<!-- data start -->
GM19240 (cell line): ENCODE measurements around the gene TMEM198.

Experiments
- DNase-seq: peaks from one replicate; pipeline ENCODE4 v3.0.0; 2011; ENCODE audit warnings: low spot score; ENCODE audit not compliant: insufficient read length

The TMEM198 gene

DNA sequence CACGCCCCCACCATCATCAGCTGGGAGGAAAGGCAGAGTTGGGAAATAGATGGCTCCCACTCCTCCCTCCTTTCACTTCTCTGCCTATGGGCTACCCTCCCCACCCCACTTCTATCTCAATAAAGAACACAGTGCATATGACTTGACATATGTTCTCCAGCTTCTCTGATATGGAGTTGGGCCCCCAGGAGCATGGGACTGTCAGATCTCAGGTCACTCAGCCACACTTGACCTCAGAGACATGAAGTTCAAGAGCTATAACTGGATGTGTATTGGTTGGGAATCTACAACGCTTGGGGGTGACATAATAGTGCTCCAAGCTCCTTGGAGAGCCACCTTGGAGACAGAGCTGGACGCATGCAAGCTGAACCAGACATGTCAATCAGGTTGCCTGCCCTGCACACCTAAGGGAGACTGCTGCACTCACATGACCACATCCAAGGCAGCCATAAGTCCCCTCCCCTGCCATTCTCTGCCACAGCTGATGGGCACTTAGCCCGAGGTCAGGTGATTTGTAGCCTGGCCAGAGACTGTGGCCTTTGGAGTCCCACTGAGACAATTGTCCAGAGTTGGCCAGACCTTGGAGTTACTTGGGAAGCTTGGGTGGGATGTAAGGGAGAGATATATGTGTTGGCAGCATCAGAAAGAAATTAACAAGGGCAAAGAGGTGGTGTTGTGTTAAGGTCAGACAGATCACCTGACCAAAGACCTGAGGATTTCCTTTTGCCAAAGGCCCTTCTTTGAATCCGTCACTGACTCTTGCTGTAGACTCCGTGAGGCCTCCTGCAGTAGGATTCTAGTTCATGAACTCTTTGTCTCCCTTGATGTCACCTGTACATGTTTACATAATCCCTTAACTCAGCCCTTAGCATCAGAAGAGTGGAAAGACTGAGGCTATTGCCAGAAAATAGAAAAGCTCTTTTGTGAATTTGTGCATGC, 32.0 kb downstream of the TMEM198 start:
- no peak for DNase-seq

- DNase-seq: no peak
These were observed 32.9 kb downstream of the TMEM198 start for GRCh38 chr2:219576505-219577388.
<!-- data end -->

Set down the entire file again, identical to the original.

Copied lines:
GM19240 (cell line): ENCODE measurements around the gene TMEM198.

Experiments
- DNase-seq: peaks from one replicate; pipeline ENCODE4 v3.0.0; 2011; ENCODE audit warnings: low spot score; ENCODE audit not compliant: insufficient read length

The TMEM198 gene

DNA sequence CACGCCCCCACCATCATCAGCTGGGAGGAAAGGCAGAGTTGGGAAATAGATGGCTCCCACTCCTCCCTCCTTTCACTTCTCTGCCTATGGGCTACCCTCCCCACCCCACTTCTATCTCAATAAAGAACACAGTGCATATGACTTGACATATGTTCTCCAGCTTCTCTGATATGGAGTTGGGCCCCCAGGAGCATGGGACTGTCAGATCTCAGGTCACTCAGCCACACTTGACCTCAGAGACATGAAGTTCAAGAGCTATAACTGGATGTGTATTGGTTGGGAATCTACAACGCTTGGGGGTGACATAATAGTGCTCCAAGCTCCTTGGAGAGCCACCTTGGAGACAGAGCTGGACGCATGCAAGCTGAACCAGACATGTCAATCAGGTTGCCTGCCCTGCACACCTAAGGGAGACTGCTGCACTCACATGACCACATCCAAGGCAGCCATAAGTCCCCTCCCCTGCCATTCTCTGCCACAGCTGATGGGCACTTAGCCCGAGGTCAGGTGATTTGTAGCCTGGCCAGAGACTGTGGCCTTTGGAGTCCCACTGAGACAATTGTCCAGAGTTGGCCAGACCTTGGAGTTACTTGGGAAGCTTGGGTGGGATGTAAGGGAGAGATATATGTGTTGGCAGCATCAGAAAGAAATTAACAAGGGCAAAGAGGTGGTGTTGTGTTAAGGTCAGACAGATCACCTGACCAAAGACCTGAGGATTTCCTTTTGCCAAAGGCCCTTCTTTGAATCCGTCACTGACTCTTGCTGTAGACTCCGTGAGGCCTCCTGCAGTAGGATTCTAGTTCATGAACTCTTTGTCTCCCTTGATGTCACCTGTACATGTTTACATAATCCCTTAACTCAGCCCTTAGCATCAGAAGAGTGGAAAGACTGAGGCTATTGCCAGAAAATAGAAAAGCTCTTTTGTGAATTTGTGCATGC, 32.0 kb downstream of the TMEM198 start:
- no peak for DNase-seq

- DNase-seq: no peak
These were observed 32.9 kb downstream of the TMEM198 start for GRCh38 chr2:219576505-219577388.